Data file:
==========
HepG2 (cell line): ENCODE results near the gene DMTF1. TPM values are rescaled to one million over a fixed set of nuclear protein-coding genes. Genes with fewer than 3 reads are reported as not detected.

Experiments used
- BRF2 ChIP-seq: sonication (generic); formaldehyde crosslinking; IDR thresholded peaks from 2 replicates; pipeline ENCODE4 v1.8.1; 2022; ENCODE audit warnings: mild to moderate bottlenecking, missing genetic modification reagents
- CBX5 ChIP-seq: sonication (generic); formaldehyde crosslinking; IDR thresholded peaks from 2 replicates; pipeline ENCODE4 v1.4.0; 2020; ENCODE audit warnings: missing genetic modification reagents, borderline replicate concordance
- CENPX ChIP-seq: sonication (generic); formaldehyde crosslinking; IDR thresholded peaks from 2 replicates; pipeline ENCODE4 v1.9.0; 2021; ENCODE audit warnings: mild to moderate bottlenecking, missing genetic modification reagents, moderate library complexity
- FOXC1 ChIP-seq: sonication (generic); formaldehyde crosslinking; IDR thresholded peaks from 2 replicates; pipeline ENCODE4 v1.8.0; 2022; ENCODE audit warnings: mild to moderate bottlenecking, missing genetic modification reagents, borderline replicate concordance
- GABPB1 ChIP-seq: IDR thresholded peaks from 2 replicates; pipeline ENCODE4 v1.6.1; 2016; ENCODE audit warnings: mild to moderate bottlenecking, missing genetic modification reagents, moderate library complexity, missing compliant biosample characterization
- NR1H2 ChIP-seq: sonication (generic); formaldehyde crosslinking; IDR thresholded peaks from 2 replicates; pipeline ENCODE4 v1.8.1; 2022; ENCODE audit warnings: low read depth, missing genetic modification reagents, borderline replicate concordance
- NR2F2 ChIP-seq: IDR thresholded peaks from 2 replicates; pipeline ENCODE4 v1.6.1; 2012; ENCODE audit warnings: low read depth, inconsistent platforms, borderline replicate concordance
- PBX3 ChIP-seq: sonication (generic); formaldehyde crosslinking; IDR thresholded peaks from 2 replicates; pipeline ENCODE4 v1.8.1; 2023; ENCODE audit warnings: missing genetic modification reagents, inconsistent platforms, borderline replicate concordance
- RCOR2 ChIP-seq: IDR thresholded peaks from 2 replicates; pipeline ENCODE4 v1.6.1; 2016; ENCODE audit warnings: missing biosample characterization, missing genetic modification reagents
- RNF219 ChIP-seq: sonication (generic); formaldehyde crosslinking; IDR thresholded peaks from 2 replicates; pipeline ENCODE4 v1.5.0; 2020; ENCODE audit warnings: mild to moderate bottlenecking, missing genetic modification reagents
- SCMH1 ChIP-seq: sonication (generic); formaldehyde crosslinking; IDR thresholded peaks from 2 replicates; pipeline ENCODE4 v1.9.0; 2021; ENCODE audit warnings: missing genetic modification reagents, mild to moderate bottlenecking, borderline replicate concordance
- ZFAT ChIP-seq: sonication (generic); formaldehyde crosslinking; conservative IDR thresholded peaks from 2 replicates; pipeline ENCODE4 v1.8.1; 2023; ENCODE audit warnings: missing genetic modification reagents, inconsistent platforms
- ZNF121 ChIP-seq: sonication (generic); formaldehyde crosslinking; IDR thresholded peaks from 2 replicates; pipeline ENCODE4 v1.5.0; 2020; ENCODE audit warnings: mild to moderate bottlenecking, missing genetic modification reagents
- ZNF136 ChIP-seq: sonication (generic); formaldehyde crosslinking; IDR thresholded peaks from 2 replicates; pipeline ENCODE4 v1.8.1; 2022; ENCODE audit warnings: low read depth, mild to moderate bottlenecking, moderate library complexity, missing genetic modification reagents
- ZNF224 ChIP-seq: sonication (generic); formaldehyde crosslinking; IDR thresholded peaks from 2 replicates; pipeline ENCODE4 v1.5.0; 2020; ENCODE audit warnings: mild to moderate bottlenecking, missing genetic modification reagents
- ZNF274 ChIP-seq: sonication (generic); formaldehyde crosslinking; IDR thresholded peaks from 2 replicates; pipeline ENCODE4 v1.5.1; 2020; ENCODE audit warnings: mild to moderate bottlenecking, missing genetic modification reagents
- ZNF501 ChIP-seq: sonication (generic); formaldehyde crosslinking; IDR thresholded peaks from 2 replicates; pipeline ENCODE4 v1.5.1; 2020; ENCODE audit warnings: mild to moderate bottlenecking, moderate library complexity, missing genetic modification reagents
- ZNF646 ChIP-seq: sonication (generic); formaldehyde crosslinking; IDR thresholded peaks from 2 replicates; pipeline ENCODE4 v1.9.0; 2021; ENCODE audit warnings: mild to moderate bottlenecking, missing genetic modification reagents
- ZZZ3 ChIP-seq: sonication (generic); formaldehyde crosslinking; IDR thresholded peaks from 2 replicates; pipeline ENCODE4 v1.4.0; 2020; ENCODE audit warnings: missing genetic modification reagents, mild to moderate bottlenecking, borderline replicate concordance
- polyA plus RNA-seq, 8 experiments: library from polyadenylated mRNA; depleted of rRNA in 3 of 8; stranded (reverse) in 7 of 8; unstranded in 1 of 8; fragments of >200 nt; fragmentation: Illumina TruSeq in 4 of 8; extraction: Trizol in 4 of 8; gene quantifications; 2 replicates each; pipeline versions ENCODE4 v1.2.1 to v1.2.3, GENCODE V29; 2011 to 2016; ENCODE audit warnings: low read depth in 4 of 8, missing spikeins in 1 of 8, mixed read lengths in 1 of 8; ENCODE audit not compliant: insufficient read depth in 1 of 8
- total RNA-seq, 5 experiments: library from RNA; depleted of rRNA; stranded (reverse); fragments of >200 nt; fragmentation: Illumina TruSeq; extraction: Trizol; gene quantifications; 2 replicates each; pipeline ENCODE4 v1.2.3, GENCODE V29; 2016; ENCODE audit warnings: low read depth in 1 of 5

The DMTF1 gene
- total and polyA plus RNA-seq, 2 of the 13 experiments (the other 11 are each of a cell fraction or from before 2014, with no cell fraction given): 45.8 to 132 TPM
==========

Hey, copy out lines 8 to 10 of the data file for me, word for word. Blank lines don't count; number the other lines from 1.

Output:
- NR1H2 ChIP-seq: sonication (generic); formaldehyde crosslinking; IDR thresholded peaks from 2 replicates; pipeline ENCODE4 v1.8.1; 2022; ENCODE audit warnings: low read depth, missing genetic modification reagents, borderline replicate concordance
- NR2F2 ChIP-seq: IDR thresholded peaks from 2 replicates; pipeline ENCODE4 v1.6.1; 2012; ENCODE audit warnings: low read depth, inconsistent platforms, borderline replicate concordance
- PBX3 ChIP-seq: sonication (generic); formaldehyde crosslinking; IDR thresholded peaks from 2 replicates; pipeline ENCODE4 v1.8.1; 2023; ENCODE audit warnings: missing genetic modification reagents, inconsistent platforms, borderline replicate concordance